MacTavish Lanolin develops cancer-free hair coloring cap

- Last updated on GMT

Related tags: Hair color, Hair coloring

A US company has developed what it says is a groundbreaking,
off-the-scalp, hair color highlighting process. Involving the use
of computerized tonalities, it has been developed to reduce the
risk of cancer from exposure to hair coloring products, reports
Simon Pitman.

According to Dr. Shelia Zahm, Deputy Director of the National Cancer Institute (NCI), their latest studies show that regular hair dyes can cause leukemia and other cancers with the findings of alternative studies are being analyzed. In addition, hair dye studies at the USC Medical School show a five-time increased risk of bladder cancer.

Designed by hair colorist, Lorenzo Caruso, this new weaving technique allows body heat to deliver results through the use of color-coded software and a customized cap called CompurCap.

The designer claim that this process means less preparation, and hair color excess, less skin reaction, and cleanup, which can effectively camouflage gray hair and roots.

In Zahm's opinion, this technique is a "prudent alternative to the scalp-direct, dye application."

Presently, hair color companies supply gloves, but no caps, with hair color products. The company is hoping that recognition of the dangers involved in coloring hair might eventually lead to scalp protection being enforced for all hair coloring procedures.

The company says that the FDA has attempted to require a warning notice on the packaging for hair color products, but has so far met with little success with this. The FDA is continuing to monitor the risk posed by hair colorants.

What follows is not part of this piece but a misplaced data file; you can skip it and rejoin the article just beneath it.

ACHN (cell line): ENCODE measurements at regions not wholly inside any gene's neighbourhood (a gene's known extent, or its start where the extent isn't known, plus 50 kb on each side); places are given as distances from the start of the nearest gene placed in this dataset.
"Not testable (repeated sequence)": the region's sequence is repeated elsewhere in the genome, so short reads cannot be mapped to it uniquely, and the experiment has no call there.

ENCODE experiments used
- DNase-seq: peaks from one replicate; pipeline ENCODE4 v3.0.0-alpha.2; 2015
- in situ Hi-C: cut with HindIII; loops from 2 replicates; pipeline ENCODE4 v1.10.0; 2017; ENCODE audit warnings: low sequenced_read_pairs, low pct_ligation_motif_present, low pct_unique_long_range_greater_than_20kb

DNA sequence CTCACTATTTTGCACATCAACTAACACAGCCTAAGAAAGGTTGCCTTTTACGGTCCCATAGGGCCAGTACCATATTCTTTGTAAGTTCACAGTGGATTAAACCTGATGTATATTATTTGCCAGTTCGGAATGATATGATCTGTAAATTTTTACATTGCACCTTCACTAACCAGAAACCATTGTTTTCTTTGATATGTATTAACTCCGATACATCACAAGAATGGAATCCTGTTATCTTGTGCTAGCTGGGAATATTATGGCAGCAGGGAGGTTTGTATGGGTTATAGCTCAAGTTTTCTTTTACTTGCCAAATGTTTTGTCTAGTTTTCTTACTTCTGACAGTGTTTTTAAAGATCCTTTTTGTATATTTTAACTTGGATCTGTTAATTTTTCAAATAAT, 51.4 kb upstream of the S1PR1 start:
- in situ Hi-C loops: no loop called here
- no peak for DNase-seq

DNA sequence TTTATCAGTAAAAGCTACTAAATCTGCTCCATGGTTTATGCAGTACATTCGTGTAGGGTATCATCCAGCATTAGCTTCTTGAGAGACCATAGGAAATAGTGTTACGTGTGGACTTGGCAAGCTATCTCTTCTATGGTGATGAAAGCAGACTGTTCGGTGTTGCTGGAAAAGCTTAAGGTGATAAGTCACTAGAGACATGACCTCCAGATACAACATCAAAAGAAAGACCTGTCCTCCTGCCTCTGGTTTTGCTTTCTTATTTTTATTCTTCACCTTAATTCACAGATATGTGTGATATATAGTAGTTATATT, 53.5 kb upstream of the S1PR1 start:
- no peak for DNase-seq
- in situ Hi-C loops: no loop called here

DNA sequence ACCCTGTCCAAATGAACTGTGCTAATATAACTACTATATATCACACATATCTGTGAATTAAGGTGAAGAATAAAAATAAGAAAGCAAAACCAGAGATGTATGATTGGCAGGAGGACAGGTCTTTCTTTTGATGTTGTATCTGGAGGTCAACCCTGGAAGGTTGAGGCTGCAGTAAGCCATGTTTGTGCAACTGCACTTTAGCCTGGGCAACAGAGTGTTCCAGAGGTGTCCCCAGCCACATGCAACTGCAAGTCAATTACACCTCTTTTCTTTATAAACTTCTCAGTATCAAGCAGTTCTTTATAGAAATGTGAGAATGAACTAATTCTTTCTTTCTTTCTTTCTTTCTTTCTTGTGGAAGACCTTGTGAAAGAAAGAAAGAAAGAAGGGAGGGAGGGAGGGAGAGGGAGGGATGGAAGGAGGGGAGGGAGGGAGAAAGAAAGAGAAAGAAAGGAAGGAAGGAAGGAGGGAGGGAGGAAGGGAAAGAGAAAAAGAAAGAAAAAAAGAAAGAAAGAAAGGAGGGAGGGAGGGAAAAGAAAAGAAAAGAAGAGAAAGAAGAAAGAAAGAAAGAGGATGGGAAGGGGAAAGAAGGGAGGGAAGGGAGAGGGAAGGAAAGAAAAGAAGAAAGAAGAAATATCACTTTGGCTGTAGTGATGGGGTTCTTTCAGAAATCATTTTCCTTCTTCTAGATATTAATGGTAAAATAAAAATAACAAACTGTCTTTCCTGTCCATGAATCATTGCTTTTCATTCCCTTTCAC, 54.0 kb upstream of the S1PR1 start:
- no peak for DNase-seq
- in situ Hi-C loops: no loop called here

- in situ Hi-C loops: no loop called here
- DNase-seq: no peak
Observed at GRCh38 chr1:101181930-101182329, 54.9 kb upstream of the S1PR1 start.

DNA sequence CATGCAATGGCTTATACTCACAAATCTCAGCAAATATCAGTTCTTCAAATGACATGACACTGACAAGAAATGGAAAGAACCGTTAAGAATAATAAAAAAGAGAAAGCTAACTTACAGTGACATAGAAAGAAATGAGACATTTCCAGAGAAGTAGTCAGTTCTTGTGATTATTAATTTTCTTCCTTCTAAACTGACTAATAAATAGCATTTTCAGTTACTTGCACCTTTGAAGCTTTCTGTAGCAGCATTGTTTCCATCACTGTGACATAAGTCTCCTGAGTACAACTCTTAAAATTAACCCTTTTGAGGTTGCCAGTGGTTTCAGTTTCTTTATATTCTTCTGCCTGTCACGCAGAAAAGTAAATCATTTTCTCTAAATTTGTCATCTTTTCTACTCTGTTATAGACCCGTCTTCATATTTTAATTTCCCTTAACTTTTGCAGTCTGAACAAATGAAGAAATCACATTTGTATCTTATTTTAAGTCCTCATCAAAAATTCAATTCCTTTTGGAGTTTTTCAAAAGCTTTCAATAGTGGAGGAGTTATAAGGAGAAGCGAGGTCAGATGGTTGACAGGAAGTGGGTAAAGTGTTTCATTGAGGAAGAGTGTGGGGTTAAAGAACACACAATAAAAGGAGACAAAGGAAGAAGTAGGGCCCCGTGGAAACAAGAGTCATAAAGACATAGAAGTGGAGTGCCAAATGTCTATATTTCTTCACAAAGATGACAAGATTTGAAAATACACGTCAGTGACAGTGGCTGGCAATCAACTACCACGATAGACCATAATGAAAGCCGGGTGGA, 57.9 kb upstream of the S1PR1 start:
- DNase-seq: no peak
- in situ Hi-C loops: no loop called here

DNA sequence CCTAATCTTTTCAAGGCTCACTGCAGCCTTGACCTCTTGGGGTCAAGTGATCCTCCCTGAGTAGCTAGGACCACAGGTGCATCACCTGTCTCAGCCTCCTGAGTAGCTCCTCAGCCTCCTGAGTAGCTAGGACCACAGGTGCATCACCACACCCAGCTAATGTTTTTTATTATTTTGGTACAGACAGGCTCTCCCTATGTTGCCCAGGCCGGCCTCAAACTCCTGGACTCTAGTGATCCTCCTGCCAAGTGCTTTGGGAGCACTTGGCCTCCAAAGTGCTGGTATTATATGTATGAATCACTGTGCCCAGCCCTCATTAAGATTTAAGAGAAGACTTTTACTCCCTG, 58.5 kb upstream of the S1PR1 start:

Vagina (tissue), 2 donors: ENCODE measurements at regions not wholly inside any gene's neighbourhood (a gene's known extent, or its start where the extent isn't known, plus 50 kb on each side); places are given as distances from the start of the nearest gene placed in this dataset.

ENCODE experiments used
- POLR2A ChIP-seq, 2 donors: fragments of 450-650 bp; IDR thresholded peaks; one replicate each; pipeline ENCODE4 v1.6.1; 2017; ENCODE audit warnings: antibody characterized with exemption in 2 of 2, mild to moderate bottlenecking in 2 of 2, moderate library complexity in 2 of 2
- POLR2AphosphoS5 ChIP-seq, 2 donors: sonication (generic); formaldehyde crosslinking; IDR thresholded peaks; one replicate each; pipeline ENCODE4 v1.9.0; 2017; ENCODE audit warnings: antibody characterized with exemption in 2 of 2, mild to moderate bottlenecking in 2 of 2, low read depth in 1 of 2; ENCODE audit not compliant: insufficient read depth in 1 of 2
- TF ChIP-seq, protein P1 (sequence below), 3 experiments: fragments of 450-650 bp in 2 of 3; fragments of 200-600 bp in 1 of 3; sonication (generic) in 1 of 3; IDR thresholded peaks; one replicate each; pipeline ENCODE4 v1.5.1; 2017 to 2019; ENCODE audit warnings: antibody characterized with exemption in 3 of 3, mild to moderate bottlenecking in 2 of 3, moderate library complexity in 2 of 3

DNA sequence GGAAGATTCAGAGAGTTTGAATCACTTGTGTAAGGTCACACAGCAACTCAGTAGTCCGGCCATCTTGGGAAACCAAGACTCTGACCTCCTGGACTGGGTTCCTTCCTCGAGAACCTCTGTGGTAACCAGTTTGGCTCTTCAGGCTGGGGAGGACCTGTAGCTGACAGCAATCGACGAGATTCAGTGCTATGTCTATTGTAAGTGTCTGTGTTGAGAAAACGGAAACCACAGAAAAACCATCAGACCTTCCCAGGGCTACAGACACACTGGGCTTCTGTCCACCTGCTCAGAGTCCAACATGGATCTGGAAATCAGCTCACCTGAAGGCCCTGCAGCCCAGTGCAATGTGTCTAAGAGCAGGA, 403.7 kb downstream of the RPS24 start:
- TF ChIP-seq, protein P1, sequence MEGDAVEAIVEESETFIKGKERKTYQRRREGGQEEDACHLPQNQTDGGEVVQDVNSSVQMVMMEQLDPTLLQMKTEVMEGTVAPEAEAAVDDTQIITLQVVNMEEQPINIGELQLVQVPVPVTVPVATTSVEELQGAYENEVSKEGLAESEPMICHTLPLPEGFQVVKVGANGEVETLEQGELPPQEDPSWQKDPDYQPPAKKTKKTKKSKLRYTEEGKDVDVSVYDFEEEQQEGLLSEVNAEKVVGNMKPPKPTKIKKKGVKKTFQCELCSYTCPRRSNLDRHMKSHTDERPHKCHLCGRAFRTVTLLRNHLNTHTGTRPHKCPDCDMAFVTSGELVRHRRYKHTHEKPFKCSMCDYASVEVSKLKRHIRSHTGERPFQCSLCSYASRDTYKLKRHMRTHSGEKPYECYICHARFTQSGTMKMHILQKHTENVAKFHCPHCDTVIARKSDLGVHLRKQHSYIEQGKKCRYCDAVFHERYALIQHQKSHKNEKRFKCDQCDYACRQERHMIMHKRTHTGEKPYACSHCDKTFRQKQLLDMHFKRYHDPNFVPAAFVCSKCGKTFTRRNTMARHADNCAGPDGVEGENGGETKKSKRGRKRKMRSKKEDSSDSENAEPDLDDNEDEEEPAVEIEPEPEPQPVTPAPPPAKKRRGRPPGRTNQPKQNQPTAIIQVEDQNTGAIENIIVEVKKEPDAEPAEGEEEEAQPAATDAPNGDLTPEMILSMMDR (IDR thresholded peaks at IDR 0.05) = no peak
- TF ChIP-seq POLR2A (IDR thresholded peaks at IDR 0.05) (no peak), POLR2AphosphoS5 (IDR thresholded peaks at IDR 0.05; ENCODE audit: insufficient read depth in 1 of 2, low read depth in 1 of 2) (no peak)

With the baby boom generation now beginning to turn into a graying population more and more people are turning to hair coloring products in an effort to maintain youthful looks. In line with this rising popularity there has also been an increasing number of studies to investigate the supposed link between cancer and various ingredients found in such products.

Although there is a lot of conflicting information over studies performed in this area, a number of them have indicated that, in particular, applying dark-colored hair dyes to the scalp may increase the risk of cancer because of the strength of the formulation.

However, many studies have pointed out that the incidence of higher cancer in individuals dying their hair may simply be related to the fact that the majority are older people concealing gray hair, and that given their age they have a much higher chance of developing cancer.

Related topics: Hair Care

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